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John Deere announces new high-capacity X series combines

The X9 combines increase threshing capacity in all crop conditions while using less fuel

John Deere's X9 combine and C16F folding corn head can harvest up to 7,200 bushels per hour of high-yielding corn, the company says.

Two new models of John Deere combines will be rolling off the production line for the 2021 harvest season. The X9 1000 and X9 1100 combines were engineered to offer broadacre farmers greater efficiency, especially when threshing in dense crops like canola and tough wheat.

The X9 1100 boasts it can harvest up to 30 acres of tough, high-yielding wheat per hour or up to 7,200 bushels of high-yielding corn an hour.

“As conditions change, an X9 combine can make automatic adjustments for the operator, so it consistently operates at peak levels,” says Matt Badding, harvesting product manager for John Deere.

“For example, in the morning, straw can be damp and make threshing and separating tough. By midday, the moisture evaporates and harvesting conditions improve. In the past, these changes required operators to adjust combine settings to help the machine compensate. Now, the adjustments are made automatically.”

The increased harvest capacity stems from a few key components on the new X9 combines. A wider feederhouse is able to feed dense crops, while also accommodating the new, and larger, series of headers.

“At the heart of the new combine is the X Series Dual Separator (XDS) with the largest threshing and sepa-ation areas Deere has ever offered. Crop in the XDS is threshed and separated during nine revolutions, resulting in less grain loss and increased harvesting capacity,” Badding says.

Automatically adjusting concaves use hydraulic pressure to better match the conditions of the crop flowing through the threshing system, while four fans provide a more consistent air flow through the shoe.

A 75-square-foot cleaning shoe is 36 per cent larger than that of the S790. “It can harvest thin, dry crop and thick, wet crop, and everything in between, putting more high-quality grain in the tank pass after pass. Even if conditions change, grain quality remains high,” Bad-ding says.

Clean grain is monitored by a camera system coupled with the loss monitor, which is automatically able to detect unwanted features in threshed grain. The system will automatically make changes to the separator until the desired grain sample is achieved, while optimizing the combine’s performance and efficiency.

Foldable unloading augers available in sizes up to 31 feet, unload the 420-bushel hopper on the X9 1000 and the 460-bushel hopper on the X9 1100 at a rate of roughly five bushels per second. To properly fill every bit of space on the grain cart, the augers have adjustable end spouts. Load cells built into the base of the grain tank will monitor yield more accurately.

The improved residue management system can produce finer cut straw and spread it more evenly, up to 50 feet, while using less horsepower from the motor compared with previous models.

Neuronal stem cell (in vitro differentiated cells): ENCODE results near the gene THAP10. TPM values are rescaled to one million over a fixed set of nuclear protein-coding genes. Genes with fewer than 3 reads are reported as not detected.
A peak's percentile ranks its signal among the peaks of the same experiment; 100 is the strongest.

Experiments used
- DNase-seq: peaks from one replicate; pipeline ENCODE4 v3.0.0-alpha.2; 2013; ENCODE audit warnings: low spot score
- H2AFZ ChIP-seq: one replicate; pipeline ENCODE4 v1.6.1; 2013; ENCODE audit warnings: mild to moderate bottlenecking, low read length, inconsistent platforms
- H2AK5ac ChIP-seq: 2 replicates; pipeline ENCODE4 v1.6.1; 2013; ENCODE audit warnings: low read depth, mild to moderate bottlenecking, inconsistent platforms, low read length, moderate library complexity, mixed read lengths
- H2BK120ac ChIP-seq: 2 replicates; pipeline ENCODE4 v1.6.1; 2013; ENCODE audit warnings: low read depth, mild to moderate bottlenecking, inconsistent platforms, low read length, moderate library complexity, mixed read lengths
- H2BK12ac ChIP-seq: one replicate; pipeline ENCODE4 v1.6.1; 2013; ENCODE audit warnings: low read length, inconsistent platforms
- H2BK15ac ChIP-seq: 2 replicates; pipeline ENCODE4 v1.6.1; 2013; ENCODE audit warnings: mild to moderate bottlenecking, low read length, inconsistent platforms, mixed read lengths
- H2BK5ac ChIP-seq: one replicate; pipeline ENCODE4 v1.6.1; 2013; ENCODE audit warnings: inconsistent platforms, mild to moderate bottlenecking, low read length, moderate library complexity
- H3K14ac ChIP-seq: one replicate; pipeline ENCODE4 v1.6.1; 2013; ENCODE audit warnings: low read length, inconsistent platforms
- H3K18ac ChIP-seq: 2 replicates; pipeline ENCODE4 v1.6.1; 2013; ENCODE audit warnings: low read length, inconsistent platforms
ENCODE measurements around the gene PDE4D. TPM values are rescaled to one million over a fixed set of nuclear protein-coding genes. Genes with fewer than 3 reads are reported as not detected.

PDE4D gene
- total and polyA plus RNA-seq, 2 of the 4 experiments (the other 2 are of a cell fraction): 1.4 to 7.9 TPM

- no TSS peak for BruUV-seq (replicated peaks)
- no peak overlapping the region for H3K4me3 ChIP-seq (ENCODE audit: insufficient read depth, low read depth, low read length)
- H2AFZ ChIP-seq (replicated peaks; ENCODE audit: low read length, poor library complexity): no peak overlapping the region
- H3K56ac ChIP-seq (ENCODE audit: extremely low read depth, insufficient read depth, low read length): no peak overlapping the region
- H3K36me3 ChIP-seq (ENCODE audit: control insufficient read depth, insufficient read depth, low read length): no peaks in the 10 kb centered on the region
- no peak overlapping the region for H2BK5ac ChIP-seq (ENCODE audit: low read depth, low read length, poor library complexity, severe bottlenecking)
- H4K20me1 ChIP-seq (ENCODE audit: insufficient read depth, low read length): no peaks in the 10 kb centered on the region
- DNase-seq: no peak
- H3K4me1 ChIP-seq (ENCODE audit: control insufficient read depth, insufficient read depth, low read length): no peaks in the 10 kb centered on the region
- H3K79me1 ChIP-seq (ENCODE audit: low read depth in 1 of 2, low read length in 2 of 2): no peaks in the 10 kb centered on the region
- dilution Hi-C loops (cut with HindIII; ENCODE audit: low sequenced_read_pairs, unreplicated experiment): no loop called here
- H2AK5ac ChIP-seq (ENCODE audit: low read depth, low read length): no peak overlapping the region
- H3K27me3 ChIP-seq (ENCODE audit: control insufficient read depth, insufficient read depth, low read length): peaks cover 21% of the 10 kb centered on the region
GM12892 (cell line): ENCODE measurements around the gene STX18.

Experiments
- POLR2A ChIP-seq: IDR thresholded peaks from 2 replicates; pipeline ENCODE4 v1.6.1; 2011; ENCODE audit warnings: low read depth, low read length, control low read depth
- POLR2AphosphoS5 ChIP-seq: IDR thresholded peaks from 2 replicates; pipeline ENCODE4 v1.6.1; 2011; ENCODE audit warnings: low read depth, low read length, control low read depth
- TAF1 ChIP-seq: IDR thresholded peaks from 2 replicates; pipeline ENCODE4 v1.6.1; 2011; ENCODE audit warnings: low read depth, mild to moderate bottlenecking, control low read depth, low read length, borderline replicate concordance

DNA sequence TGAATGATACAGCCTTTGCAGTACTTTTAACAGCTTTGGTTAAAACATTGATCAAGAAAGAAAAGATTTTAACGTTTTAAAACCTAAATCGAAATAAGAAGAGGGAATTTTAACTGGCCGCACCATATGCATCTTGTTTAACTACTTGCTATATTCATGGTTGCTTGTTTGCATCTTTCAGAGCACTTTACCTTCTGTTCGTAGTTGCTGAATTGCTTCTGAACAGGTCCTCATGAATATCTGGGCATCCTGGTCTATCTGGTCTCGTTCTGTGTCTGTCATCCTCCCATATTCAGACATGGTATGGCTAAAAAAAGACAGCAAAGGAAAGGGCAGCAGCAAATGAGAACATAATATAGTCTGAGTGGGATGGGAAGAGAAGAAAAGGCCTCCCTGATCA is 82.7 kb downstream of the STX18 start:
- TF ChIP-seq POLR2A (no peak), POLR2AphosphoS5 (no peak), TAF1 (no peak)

Not only did capacity go into the design of the X9, but efficiency has also been considered. A more robust belt drive and updated transmission connected to a new 13.6-litre engine offer up to 20 per cent better fuel efficiency per bushel of crop harvested than the S790. This means the combine will be able to harvest 14 hours on a single tank of fuel.

For the long hours spent during harvest, the X9 has a bigger cab with more storage space, more USB outlets and more connectivity, which gives it a more automotive-like experience. An optional touch screen satellite radio that is smartphone-ready can be added to give the operator the ability to send and receive texts, play music, get directions and make phone calls while using the system’s integrated controls or voice command.

Three different comfort and convenience packages are available on the X9. The highest level includes a 16-degree left and right swivelling seat with heating, cooling and a massage feature built right in.

Three technology packages are also available from the factory. Basic packages include an integrated John Deere 6000 receiver and a 4600 display, with Harvest Smart and interactive combine adjustment software. Medium packages build on this by adding more guidance systems, section control and in-field data sharing.

The highest-level package builds on the first two by adding more data sharing capabilities as well as machine automation and camera functionality. Both the X9 series combines have remote dealer and service support capabilities, and can share valuable harvest data to John Deere’s cloud-based storage system. From the cloud, farmers can share information with their crop advisors and agronomists.

Orders for the X9 1000 and X9 1100 can be placed later this summer for the 2021 harvest season.


About the author

Machinery Editor

Travis Warkentin is a freelance writer and former Grainews machinery editor based in Manitoba. He can be reached at [email protected]



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